Worm Breeder's Gazette 7(1): 65
These abstracts should not be cited in bibliographies. Material contained herein should be treated as personal communication and should be cited as such only with the consent of the author.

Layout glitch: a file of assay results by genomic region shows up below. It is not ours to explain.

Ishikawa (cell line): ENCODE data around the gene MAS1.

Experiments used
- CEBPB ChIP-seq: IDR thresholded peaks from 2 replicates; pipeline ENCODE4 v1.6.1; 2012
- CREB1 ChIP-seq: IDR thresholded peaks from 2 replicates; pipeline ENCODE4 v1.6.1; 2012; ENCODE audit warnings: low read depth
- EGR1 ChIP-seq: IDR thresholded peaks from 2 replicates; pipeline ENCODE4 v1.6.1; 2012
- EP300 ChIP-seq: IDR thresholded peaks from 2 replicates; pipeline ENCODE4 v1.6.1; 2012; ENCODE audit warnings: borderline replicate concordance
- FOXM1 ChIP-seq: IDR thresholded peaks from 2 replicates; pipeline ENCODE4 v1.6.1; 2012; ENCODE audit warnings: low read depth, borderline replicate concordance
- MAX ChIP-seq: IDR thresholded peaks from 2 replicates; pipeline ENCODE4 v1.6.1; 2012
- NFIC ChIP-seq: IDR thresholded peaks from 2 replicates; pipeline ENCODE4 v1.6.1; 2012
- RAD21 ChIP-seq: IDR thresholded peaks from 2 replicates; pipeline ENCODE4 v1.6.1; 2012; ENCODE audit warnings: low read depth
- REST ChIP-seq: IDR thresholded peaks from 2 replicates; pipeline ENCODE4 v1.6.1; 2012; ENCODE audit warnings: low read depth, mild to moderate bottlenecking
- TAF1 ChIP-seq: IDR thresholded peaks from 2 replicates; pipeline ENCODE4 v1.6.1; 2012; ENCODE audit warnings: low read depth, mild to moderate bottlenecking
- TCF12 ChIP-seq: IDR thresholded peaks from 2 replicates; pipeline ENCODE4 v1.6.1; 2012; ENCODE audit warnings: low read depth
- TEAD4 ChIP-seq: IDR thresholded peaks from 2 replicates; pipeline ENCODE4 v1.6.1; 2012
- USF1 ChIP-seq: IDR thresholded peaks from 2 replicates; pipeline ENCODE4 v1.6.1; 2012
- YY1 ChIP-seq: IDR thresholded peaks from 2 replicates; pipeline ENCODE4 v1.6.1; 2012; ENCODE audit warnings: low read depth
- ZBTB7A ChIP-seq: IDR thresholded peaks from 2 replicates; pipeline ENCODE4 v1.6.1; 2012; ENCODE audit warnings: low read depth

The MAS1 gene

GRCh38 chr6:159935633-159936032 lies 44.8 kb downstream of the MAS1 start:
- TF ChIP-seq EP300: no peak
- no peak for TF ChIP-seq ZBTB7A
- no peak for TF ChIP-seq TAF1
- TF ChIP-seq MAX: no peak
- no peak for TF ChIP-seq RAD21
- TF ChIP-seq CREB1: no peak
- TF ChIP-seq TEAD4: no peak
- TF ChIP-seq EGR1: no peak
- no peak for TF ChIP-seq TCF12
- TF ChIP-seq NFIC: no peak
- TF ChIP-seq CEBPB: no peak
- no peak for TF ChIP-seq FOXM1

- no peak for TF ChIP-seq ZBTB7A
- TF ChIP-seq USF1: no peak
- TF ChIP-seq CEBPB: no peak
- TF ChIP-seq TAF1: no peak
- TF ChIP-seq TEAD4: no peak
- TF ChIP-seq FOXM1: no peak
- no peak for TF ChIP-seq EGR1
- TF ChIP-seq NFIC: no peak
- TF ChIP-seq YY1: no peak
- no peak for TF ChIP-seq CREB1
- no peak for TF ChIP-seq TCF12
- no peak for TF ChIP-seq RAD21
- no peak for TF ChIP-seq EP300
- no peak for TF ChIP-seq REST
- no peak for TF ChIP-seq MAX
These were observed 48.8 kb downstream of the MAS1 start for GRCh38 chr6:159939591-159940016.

Klass and Hirsh (1976) observed that the time a nematode spends in the dauer larval stage prolongs lifespan proportionately. Our studies were designed to determine if blocking development in other larval stages also results in an extension of life proportional to the length of time spent in the blocked state. We have tried two ways of blocking development: use of accumulator mutants (to block development at various larval stages), or starvation. A battery of temperature-sensitive accumulator mutants was picked from the Hirsh collection and screened for stage of block, tightness of block, and reversibility of the block upon return to permissive conditions. Developmental stage was monitored by measuring the length of heat-killed worms with an ocular micrometer. Although many tight mutants were found in the Hirsh collection, none appeared to be readily reversible. We therefore turned to starvation blocks. Larvae can survive long periods of starvation with relatively little mortality. The mean lifespan of L1 larvae starved at the time of hatch by suspension in S Basal with no cholesterol or food is 11 days at 20 C. Upon return to growth conditions the larvae resume normal growth and development. We have found that the time spent under starvation conditions is added to the total lifespan of the worm (see Table 1). The mean lifespans suggest a correspondence between a day of starvation and a day of extra life. The standard survival statistic (Gehan) was incremented by steps of one day in estimating the best fit. [See Figure 1] We are continuing this study by looking at other ways of blocking development, as well as by extending starvation blocks to other larval stages. One problem we have encountered is that starvation after 48 hours blocks further size increase but not development. This results in mature but small adults which are killed by the hatching of unlaid eggs within the body of the mother.